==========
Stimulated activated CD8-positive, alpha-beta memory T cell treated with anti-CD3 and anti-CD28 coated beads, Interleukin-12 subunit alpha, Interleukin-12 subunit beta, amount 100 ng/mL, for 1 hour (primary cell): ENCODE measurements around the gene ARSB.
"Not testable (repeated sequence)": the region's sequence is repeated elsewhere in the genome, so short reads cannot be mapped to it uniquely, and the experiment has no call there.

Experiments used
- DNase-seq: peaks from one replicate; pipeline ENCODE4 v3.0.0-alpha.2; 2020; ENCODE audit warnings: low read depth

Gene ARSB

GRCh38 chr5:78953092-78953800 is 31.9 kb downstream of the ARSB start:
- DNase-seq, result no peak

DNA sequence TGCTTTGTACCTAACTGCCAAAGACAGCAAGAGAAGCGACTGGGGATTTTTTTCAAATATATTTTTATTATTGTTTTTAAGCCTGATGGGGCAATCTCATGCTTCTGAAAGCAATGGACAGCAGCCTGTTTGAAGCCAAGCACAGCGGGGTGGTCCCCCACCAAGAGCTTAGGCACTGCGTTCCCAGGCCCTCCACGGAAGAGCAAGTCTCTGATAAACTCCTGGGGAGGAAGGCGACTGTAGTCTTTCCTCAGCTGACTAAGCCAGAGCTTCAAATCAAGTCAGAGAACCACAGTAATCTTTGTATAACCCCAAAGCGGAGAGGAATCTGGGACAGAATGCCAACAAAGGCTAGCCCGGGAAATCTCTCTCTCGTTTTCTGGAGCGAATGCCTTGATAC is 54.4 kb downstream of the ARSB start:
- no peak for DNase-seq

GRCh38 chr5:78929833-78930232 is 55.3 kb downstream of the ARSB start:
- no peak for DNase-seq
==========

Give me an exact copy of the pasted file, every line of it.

Stimulated activated CD8-positive, alpha-beta memory T cell treated with anti-CD3 and anti-CD28 coated beads, Interleukin-12 subunit alpha, Interleukin-12 subunit beta, amount 100 ng/mL, for 1 hour (primary cell): ENCODE measurements around the gene ARSB.
"Not testable (repeated sequence)": the region's sequence is repeated elsewhere in the genome, so short reads cannot be mapped to it uniquely, and the experiment has no call there.

Experiments used
- DNase-seq: peaks from one replicate; pipeline ENCODE4 v3.0.0-alpha.2; 2020; ENCODE audit warnings: low read depth

Gene ARSB

GRCh38 chr5:78953092-78953800 is 31.9 kb downstream of the ARSB start:
- DNase-seq, result no peak

DNA sequence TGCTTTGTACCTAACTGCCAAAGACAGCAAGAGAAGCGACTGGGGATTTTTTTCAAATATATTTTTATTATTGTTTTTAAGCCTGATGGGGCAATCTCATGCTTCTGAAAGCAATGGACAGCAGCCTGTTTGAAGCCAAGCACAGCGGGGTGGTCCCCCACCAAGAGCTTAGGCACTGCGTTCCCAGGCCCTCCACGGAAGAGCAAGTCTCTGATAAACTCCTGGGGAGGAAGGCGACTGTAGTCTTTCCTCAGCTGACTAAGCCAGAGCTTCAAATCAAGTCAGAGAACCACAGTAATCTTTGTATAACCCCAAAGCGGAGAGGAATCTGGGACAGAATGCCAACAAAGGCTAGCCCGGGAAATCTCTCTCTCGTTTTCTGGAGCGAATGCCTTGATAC is 54.4 kb downstream of the ARSB start:
- no peak for DNase-seq

GRCh38 chr5:78929833-78930232 is 55.3 kb downstream of the ARSB start:
- no peak for DNase-seq